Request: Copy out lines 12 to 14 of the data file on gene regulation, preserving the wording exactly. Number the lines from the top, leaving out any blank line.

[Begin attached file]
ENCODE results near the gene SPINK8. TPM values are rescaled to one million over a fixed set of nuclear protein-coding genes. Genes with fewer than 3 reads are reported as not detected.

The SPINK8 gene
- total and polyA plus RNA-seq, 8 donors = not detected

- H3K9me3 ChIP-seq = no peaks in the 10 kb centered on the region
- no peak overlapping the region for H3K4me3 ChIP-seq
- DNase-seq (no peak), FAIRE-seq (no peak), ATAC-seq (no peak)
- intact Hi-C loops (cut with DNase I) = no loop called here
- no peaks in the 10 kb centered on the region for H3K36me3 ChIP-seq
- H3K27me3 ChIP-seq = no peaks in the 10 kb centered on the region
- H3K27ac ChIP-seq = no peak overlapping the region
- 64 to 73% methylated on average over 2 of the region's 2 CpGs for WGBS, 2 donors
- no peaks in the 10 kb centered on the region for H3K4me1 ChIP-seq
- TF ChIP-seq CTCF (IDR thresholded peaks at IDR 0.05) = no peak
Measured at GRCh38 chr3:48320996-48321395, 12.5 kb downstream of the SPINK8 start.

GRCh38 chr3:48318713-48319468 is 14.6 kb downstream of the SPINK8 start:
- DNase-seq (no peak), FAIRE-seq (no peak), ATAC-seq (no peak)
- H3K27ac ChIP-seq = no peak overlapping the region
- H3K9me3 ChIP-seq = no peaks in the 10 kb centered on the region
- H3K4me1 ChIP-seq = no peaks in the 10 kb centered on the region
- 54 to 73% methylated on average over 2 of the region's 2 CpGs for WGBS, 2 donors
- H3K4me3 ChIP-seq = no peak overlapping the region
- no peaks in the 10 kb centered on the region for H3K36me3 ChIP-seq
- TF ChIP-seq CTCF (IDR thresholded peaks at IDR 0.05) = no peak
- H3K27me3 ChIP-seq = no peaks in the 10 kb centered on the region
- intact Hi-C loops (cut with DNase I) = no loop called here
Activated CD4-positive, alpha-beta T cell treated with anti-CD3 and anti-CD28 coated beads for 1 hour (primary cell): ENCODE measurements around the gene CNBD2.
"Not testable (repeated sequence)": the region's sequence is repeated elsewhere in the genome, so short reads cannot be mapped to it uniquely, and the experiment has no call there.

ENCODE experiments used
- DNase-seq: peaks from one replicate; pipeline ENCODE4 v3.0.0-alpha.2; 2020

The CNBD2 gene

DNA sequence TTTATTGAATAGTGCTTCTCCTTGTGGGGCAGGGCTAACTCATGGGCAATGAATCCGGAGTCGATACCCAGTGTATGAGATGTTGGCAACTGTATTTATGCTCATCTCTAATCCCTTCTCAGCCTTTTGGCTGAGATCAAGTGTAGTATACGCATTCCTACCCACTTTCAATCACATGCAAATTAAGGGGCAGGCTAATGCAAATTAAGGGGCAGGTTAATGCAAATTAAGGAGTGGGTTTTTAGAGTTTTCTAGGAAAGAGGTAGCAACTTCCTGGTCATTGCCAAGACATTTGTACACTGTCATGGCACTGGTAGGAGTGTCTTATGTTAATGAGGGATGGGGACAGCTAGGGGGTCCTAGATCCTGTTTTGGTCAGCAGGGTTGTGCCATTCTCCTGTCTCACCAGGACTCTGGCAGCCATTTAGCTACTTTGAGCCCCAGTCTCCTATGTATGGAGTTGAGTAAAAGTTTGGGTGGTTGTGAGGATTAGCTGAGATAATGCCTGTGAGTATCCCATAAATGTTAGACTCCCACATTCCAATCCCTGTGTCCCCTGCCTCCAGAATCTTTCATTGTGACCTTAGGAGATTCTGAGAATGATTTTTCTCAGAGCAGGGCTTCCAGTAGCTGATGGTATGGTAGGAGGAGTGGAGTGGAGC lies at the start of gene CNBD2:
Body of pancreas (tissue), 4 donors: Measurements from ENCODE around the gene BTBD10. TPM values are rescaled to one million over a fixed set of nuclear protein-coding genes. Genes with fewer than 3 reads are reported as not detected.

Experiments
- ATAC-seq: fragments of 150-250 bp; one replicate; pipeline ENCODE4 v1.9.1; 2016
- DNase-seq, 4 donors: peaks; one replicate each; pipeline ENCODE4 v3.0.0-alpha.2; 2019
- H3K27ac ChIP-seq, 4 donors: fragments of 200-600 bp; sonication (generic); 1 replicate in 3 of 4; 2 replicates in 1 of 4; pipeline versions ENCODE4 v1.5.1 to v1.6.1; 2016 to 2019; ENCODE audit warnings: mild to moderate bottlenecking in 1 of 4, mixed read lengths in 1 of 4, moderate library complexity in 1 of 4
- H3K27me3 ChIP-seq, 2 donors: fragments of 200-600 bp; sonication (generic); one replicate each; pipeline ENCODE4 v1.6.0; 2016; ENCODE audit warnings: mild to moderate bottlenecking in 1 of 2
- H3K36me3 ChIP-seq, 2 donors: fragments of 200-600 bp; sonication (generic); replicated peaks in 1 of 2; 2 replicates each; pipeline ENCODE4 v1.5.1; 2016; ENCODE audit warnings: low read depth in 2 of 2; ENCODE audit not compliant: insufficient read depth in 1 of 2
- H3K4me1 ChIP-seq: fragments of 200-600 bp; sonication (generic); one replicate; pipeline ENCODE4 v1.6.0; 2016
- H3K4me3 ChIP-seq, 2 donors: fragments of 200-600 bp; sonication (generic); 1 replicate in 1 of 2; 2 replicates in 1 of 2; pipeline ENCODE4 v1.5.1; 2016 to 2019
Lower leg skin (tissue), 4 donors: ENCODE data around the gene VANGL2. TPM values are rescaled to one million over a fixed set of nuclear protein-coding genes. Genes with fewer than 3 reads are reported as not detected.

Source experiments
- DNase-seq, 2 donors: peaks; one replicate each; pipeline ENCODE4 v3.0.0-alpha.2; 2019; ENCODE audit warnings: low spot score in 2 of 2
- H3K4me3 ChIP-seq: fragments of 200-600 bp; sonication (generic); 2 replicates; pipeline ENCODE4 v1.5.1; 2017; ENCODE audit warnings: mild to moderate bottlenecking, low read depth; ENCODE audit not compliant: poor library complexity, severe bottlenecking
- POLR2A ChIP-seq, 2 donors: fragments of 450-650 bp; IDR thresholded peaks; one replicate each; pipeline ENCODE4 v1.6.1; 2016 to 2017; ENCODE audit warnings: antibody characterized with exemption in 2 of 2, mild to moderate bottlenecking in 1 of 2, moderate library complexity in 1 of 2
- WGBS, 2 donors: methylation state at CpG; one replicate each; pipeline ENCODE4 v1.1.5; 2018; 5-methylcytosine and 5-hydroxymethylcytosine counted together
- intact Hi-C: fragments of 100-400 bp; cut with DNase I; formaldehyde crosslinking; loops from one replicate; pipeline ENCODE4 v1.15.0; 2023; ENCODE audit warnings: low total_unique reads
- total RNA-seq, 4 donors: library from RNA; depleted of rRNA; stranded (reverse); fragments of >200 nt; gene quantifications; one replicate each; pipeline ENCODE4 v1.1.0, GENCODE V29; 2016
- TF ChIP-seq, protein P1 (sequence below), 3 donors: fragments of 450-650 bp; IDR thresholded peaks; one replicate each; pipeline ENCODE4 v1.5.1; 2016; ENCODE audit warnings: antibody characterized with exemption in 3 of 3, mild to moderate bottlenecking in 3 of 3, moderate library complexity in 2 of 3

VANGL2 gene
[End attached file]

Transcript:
- no peaks in the 10 kb centered on the region for H3K4me1 ChIP-seq
- TF ChIP-seq CTCF (IDR thresholded peaks at IDR 0.05) = no peak
Measured at GRCh38 chr3:48320996-48321395, 12.5 kb downstream of the SPINK8 start.